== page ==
> > before I did the draft-ietf-dhc-mac-assign review. At the time I
> > understood the
> > rationale to be the use of MAC address as a deployment mechanisms while in
> > reality, it is a privacy mechanism. I think the security scenario makes
> > more
> > sense as IoT devices normally are deployed with MAC information from the
> > factory. I believe that is the primary purpose of both dhc-slap-quadrant
> > and
> > draft-ietf-dhc-mac-assign when it comes to IoT, perhaps that information
> > should
> > be emphasized on draft-ietf-dhc-mac-assign.
> >
> > This draft is clearly written and seems ready, below are few concrete
> > comments:
> >
> > Abstract:
> >
> >    Consider splitting in two shorter sentences the paragraph below.
> >
> >    "                                         [...] Recently, the IEEE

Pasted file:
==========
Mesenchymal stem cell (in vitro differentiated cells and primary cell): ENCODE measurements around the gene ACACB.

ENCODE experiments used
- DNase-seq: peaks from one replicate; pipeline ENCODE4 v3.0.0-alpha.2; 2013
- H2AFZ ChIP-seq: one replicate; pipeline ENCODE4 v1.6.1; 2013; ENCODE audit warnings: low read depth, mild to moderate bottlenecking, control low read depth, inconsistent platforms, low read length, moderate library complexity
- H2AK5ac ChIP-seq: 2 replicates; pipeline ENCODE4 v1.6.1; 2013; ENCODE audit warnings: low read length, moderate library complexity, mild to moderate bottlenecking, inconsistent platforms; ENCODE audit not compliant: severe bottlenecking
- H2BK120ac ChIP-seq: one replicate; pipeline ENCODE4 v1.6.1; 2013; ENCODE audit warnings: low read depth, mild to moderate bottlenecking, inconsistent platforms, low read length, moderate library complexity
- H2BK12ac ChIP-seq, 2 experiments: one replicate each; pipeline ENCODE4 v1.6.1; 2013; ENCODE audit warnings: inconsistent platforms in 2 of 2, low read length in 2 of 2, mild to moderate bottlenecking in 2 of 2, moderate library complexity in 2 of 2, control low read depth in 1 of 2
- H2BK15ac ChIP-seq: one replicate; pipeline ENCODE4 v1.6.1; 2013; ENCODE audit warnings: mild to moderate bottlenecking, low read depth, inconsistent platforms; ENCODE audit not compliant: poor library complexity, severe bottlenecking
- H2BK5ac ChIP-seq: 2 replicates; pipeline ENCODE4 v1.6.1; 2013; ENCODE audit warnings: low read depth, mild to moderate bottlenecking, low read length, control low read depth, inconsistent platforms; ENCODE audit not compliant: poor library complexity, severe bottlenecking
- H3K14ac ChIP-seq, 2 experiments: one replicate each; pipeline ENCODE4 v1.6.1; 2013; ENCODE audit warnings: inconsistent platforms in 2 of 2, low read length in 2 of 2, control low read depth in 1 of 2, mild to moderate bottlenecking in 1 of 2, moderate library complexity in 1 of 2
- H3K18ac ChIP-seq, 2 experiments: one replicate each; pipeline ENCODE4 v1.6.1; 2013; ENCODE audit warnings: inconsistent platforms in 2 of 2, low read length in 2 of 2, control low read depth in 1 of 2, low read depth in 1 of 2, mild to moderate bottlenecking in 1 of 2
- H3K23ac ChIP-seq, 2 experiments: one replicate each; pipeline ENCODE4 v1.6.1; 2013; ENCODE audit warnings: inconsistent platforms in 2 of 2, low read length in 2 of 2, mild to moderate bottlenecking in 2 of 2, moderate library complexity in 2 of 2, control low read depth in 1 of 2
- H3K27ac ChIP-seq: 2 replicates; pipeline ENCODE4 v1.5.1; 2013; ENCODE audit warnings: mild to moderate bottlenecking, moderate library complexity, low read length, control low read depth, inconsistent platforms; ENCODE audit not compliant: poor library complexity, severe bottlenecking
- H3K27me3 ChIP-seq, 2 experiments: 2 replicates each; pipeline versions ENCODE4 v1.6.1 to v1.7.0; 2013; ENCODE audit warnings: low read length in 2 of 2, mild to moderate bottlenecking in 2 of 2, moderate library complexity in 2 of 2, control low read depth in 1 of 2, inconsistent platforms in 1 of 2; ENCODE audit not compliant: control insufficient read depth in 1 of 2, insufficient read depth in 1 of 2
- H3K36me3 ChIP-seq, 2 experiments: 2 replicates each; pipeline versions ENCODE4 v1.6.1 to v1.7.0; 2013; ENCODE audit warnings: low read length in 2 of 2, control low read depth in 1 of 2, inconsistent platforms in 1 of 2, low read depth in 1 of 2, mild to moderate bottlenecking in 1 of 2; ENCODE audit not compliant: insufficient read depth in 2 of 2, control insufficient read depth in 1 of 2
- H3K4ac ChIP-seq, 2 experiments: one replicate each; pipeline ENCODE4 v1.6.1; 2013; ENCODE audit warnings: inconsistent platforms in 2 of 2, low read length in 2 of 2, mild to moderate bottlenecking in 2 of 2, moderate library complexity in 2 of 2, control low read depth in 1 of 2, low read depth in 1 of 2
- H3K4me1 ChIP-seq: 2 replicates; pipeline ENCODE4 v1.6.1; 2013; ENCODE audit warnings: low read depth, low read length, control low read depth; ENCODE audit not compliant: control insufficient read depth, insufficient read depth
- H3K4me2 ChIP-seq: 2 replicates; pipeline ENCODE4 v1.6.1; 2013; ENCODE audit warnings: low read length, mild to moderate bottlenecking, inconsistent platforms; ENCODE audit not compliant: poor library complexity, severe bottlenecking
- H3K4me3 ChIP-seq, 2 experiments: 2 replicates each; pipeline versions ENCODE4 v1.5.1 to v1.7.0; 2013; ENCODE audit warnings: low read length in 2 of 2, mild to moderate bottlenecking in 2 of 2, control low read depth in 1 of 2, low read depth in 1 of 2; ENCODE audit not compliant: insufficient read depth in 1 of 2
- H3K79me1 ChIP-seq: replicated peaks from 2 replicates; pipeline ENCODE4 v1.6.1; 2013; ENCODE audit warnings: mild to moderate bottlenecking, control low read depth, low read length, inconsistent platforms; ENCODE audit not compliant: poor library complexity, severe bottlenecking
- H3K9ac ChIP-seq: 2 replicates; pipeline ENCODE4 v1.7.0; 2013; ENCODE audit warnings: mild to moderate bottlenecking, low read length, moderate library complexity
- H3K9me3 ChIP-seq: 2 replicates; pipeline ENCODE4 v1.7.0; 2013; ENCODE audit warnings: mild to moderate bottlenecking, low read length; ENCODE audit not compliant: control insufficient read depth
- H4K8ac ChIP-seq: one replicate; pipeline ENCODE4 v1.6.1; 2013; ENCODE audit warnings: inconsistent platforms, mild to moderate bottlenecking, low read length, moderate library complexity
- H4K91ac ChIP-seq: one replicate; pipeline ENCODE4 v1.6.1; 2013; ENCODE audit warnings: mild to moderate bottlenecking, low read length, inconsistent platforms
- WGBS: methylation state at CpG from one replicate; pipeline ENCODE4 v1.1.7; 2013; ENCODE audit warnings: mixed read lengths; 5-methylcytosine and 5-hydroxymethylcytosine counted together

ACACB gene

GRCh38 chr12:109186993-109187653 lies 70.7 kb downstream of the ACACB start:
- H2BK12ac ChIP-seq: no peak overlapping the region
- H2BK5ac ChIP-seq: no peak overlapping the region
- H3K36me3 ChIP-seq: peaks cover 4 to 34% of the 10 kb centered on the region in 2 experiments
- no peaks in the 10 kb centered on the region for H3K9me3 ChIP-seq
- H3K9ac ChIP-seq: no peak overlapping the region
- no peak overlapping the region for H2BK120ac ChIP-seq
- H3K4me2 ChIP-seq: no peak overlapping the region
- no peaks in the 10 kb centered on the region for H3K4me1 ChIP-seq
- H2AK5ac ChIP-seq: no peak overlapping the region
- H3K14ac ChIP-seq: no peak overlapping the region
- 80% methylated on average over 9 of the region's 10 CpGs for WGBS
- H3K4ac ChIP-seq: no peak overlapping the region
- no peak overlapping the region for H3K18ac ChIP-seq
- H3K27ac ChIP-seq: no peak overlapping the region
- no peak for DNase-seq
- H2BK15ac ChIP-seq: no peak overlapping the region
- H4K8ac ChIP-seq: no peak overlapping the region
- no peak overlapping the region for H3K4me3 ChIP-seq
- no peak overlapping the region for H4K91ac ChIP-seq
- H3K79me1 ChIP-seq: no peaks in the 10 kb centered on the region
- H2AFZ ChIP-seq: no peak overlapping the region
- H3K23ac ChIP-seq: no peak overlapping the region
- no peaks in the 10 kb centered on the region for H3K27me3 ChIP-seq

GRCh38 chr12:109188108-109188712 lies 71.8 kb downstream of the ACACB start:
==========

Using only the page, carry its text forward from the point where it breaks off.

> >    has been working on a new specification (IEEE 802c) which defines a
> >    new "optional Structured Local Address Plan" (SLAP) that specifies
> >    different assignment approaches in four specified regions of the
> >    local MAC address space."
> >
> 
> [Carlos] Done. Changes applied in -10 version (to be released after
> collecting all comments from IESG review).
> 

[Jaime] OK

> 
> > Section 1:
> >
> >     s/specified regions/regions/ ?
> >     "different assignment approaches in four specified regions of the"
> >
> 
> [Carlos] Since IEEE 802c also defines the regions, we believe it's better
> to keep the original wording to make this more explicit.
> 
> 

[Jaime] OK

> >
> > Section 3:
> >
> >     "[...] if the IoT device can move, then it might prefer to
> >       select the SAI or AAI quadrants to minimize address collisions
> >       when moving to another network."
> >
> >     I wonder if collisions are likely to occur in practice.
> >
> 
> [Carlos] Collisions are always possible, since devices can always select
> their own address without using a delegation mechanism, but not very